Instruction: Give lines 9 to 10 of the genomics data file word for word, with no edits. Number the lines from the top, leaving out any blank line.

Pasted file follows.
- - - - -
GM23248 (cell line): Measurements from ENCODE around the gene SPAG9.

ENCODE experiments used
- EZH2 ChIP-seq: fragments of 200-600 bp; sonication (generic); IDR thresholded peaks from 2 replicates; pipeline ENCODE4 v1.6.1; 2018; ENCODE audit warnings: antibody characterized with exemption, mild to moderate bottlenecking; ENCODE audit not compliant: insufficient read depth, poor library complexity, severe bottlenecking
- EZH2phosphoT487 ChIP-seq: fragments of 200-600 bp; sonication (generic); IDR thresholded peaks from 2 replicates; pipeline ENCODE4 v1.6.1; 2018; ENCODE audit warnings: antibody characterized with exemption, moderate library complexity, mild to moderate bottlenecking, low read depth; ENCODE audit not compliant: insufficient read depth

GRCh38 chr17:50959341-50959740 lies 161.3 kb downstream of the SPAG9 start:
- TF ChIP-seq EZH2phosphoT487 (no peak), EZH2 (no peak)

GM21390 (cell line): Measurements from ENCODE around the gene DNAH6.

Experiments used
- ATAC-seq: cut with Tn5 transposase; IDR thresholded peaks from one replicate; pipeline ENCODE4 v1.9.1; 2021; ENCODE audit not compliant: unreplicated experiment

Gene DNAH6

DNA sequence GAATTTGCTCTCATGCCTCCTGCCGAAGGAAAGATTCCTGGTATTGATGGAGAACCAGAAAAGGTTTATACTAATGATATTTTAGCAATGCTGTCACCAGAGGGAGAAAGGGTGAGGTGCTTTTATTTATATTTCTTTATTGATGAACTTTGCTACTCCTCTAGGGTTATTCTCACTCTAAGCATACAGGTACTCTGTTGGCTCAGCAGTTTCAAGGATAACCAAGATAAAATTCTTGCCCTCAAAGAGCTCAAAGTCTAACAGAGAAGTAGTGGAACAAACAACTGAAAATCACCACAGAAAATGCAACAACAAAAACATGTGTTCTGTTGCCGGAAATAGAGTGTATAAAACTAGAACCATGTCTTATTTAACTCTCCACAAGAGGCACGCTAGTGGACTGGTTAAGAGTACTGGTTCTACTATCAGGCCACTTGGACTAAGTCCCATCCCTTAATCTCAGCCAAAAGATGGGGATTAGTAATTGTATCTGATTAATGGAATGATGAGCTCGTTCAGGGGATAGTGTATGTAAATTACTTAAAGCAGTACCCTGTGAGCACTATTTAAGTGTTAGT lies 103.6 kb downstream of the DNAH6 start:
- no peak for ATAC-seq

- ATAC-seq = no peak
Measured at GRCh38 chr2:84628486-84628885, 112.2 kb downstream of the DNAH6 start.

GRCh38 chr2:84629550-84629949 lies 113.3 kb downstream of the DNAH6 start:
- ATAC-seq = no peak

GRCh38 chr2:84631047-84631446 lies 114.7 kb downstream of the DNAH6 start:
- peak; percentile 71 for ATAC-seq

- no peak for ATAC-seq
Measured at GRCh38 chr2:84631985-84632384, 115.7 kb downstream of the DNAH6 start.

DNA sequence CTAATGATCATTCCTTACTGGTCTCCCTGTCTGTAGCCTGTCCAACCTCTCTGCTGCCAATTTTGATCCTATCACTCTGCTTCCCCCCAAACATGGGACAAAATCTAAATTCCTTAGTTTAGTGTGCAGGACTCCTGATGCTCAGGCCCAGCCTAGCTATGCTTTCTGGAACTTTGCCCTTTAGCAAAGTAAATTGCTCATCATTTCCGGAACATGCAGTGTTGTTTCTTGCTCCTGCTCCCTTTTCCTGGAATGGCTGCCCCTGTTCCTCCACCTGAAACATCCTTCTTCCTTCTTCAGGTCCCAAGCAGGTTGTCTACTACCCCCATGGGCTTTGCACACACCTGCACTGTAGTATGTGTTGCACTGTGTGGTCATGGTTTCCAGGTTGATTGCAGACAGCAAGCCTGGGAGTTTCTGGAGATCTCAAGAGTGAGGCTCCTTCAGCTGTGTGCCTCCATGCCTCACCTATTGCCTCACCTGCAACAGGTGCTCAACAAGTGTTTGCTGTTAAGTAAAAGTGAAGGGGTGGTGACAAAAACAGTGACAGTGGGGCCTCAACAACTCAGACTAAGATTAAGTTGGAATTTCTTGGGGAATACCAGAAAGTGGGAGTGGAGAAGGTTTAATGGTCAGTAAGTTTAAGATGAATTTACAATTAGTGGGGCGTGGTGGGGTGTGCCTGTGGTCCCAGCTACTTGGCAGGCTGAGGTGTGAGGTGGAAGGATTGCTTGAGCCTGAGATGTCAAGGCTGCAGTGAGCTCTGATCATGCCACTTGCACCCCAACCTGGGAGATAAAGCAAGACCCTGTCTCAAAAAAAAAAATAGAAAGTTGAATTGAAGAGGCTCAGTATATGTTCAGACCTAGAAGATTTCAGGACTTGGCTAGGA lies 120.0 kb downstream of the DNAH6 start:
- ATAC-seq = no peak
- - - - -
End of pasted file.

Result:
- ATAC-seq: cut with Tn5 transposase; IDR thresholded peaks from one replicate; pipeline ENCODE4 v1.9.1; 2021; ENCODE audit not compliant: unreplicated experiment

Gene DNAH6